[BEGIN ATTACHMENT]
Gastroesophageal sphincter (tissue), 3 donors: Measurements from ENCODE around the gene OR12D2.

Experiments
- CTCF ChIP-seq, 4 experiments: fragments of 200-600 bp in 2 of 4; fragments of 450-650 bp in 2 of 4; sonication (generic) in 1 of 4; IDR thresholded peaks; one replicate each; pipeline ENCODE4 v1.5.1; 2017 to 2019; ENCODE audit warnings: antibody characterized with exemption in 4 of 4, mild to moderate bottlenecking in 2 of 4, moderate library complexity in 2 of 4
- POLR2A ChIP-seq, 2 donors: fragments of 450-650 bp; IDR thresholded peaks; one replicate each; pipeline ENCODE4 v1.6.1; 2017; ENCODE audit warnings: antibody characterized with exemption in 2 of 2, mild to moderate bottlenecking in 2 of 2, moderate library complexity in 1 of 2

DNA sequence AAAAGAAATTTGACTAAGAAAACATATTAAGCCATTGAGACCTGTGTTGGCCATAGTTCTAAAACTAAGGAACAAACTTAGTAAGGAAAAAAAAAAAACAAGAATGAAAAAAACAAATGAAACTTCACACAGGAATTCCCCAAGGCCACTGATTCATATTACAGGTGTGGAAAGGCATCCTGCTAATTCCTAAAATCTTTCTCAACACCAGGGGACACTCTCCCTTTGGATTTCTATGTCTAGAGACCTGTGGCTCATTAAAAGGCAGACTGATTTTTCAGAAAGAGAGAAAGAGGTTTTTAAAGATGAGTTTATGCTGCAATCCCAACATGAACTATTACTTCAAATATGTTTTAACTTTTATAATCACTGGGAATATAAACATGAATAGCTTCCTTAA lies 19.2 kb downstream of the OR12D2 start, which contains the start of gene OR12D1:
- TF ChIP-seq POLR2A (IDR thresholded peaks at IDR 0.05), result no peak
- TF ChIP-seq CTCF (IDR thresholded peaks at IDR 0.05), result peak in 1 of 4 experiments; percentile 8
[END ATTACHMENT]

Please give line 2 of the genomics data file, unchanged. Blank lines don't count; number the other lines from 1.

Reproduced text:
Experiments